I began working with families in 2000 so that gives me many years of having counseled with hundreds if not a few thousand different couples and kids. Women with children all fall into one of the two categories so these last thirteen years have been a wonderful research opportunity to gain insight into how either option for women can be done well or a train-wreck and everything in between.
There are several ways to be really good at either a SAHM or a Working Mom. I won’t be able to share everything that I have observed as a counselor on both sides of this debate but I do hope to at least hit the highlights and lowligths; if you will.
Moms With Young Kids:
This is definitely the hardest season for a mom because the decision to work or stay home with the kid(s) pulls women in so many different directions. A couple has to decide together what is right for their particular financial situation, young children’s needs and the needs of the couple. I say the needs of the couple because marital satisfaction is closely tied to this decision and how it is implemented by the mom. Sorry ladies but a SAHM who doesn’t do it well will cause major cracks in the marriage that need to be addressed quickly.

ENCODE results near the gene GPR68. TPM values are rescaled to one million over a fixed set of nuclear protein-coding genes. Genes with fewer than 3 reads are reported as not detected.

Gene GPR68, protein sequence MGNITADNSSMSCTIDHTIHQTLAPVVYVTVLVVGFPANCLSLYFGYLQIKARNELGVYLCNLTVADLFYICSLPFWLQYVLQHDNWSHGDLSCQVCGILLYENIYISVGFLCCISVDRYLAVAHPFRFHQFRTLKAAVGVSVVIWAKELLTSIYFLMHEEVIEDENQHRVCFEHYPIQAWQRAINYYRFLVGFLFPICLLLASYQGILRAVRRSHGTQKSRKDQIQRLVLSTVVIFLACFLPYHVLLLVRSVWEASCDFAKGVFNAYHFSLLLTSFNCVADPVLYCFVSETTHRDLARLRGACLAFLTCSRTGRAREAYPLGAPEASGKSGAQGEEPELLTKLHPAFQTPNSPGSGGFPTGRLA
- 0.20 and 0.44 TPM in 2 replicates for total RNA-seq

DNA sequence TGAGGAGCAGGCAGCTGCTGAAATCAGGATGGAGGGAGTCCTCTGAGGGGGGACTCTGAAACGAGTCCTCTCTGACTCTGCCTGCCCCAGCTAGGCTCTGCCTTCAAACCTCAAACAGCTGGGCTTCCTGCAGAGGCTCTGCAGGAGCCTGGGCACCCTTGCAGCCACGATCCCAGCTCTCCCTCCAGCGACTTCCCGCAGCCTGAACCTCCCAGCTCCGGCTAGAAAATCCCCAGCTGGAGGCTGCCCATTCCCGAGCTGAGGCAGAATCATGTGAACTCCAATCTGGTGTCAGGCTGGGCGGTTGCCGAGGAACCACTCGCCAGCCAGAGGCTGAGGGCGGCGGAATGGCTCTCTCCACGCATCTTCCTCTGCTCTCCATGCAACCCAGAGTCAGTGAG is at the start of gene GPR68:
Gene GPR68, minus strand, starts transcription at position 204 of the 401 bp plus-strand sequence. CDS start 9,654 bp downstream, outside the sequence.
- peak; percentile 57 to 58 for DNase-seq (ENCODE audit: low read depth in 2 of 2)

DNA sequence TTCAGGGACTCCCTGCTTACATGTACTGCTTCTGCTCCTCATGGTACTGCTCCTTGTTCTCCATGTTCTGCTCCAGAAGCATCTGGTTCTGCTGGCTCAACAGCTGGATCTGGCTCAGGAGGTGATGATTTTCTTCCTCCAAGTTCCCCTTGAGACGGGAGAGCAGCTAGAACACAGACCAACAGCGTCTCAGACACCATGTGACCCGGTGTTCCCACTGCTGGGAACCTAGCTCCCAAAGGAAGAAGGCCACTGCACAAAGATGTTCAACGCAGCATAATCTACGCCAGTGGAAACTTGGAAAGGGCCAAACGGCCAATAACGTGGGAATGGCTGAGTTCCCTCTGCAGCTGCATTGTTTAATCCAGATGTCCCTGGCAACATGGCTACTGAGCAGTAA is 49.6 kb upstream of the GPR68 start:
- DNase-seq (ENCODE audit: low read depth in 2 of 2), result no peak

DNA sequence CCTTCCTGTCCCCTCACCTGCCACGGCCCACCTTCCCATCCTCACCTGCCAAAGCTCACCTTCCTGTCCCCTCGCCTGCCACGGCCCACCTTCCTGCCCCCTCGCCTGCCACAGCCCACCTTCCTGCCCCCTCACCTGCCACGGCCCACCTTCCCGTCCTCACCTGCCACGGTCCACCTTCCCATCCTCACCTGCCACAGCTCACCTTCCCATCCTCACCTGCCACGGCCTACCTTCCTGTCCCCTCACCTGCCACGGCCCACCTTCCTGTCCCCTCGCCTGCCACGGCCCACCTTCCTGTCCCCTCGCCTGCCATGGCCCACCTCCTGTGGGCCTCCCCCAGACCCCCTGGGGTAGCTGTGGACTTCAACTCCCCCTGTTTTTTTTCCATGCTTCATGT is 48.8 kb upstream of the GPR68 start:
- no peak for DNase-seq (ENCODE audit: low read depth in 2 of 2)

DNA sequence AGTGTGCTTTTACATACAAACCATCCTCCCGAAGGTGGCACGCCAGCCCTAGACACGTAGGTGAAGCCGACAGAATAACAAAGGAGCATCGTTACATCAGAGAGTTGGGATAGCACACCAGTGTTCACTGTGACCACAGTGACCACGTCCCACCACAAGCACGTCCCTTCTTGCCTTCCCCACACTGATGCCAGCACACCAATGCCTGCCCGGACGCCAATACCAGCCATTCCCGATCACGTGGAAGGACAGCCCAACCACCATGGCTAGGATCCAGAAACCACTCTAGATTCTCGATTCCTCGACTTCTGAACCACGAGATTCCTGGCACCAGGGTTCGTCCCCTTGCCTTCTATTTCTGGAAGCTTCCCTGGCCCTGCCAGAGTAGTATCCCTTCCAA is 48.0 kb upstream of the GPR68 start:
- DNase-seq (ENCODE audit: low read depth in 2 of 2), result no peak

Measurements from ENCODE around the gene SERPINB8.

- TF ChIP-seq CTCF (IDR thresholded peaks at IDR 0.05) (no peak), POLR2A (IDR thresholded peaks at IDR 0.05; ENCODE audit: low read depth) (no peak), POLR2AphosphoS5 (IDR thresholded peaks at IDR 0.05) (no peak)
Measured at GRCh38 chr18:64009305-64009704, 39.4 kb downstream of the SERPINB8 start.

If a mom is going to stay out of the marketplace and be with her children during the day while they are young, there are some definite pit-falls to avoid. I have seen many fine women really fall apart in areas of organizational skills, personal care and overall quality of life. Now I have also seen some amazing SAHMs of young kids. Perfection is never the goal but these moms keep structure to their day, never forget about their own interests and really maximize the opportunity they have with their kids. I believe that the SAHMs of young kids who are most successful see it as a season in life and really pour themselves into enriching times with their children but never lose sight that children grow up and moms need their own hopes, goals and dreams beyond parenthood.